Aside from the late Roger Ebert being the film critic I aspire to be like the most, it was actually a handful of Australian film critics that introduced me to the wonders of cinema and fuelled my life-long passion. As a child, while my friends were watching cheap variety shows, I was glued to programs like The Movie Show and The Golden Years of Hollywood. My mentors were John Hinde, Ivan Hutchinson, Bill Collins and ““ of course ““ David Stratton. It was their unattainable knowledge of cinema that introduced me to films that were far beyond my years and were it not for their insight, my own knowledge wouldn’t amount to much at all.
Time can be cruel and we have lost so many of the greats. Hinde and Hutchison have long since left this Earth, and of course Ebert took his final bow in 2013. Ebert’s swansong was the beautiful documentary Life Itself, which celebrated his love of cinema while chronicling his long battle with cancer. It was a heartbreaking, yet inspiring farewell that I return to every so often for inspiration. It served as a reminder of the importance of criticism within the arts, a profession that is constantly challenged by a new age of online bloggers and amateur critics.
David Stratton: A Cinematic Life is the latest documentary to examine this unique and privileged profession and it is a wonderful exploration of a life lived, celebrating one of Australia’s most iconic figures. From his pre-teen years in England and his arrival in Australia, the film probes his early years as the director of the Sydney Film Festival and journeys through to his life in television and beyond. It is a deeply heartfelt portrait of a passionate man who wears his heart on his sleeve and offers a rare glimpse into his personal life.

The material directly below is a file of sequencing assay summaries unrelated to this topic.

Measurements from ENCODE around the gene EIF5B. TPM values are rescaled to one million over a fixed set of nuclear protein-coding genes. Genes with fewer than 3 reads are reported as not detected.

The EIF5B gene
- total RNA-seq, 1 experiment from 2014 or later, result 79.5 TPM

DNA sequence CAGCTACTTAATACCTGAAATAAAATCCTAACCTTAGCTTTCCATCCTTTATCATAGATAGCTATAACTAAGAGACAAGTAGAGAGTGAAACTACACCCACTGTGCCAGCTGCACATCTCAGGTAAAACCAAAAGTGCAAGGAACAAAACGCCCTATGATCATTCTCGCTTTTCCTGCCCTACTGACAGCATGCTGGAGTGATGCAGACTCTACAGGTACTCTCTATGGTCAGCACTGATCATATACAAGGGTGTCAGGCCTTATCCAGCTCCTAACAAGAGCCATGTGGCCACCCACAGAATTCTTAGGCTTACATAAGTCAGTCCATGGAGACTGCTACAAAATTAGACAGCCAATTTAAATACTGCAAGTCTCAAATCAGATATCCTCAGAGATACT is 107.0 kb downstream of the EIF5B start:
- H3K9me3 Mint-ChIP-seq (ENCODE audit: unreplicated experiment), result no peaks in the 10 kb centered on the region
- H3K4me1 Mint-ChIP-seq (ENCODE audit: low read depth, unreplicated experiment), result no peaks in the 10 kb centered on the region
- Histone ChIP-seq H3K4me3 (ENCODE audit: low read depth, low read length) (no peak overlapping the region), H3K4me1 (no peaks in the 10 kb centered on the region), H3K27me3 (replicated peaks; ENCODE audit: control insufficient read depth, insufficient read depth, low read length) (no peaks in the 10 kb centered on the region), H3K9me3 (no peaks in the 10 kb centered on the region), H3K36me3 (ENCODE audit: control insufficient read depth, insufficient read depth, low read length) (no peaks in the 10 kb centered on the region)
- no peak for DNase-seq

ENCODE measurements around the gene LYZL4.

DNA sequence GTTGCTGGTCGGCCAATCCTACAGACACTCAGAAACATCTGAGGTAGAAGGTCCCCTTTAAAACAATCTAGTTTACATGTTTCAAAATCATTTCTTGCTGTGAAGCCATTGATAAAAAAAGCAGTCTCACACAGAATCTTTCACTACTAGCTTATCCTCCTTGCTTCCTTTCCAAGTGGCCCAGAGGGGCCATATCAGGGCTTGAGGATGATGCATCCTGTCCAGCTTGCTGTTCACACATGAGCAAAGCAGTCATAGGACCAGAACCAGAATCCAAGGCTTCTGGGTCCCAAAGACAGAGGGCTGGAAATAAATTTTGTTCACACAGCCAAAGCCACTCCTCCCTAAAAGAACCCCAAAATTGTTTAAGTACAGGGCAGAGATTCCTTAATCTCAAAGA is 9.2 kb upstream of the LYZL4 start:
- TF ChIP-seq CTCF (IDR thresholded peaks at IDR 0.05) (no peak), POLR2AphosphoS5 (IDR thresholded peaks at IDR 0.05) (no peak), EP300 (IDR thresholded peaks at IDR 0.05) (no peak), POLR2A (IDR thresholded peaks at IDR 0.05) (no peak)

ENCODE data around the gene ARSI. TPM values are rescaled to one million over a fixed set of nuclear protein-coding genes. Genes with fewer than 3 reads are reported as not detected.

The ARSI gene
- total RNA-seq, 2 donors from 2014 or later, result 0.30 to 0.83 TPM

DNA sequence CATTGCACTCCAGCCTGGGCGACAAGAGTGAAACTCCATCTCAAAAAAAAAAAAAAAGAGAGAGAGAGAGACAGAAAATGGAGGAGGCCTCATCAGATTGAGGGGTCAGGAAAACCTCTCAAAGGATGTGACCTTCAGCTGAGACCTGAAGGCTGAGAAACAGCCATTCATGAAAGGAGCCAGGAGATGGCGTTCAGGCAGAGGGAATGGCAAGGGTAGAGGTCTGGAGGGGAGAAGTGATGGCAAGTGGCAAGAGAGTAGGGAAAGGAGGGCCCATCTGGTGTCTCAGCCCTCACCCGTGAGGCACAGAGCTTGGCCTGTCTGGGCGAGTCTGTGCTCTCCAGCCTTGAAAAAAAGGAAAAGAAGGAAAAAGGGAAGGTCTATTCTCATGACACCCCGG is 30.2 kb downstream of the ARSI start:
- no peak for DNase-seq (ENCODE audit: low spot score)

What sets this documentary apart from similarly themed films is the method and focus that is employed to tell its story. While we are presented with a traditional character study at its core, the film ventures away from the familiar conventions with a much broader focus as Stratton talks directly into the camera and shares his passion with the viewer. His love for the medium is so consuming that he feels obliged to impart his knowledge onto us, and in doing so he takes us on a serpentine journey throughout the history of Australian cinema, sharing trivia and production back-stories of some of our most iconic films. It is an infectious ride. Coinciding with his recollections are a series of interviews with some of Australian’s most prominent industry figures. Talent such as Nicole Kidman, George Miller, Jack Thompson, Jocelyn Moorhouse, Russell Crowe and Margaret Pomeranz, amongst others, share their thoughts on Stratton’s legacy, with stories ranging from loving recollections to the more cynical and adverse. They are, for the most part, affectionate, and they are always sincere.
Director Sally Aitken was given an all-access pass into this man’s world and she takes the viewer into places rarely seen before as Stratton makes his personal archives available and shares sentimental moments of his life. Through the countless keepsakes and memorabilia collected over the years, including family photos and his earliest reviews (as a child), it is a fascinating and unexpectedly emotional experience.
A recurring sentiment shared throughout the film by guests is that Stratton’s wealth of cinematic knowledge is insurmountable, and as he shares his love of Aussie cinema it becomes abundantly clear that very few would be able to match his comprehension. It is this fact that makes him one of the world’s leading film critics, whose respect reaches the heights of Hollywood.
A cinematic life is one that we can only wish for, and thank God David Stratton has been afforded just that. His humble character is deserving of a film this sincere and romantic, and it makes me wonder, how he would rate it from his own professional point of view?
THE REEL SCORE: 9/10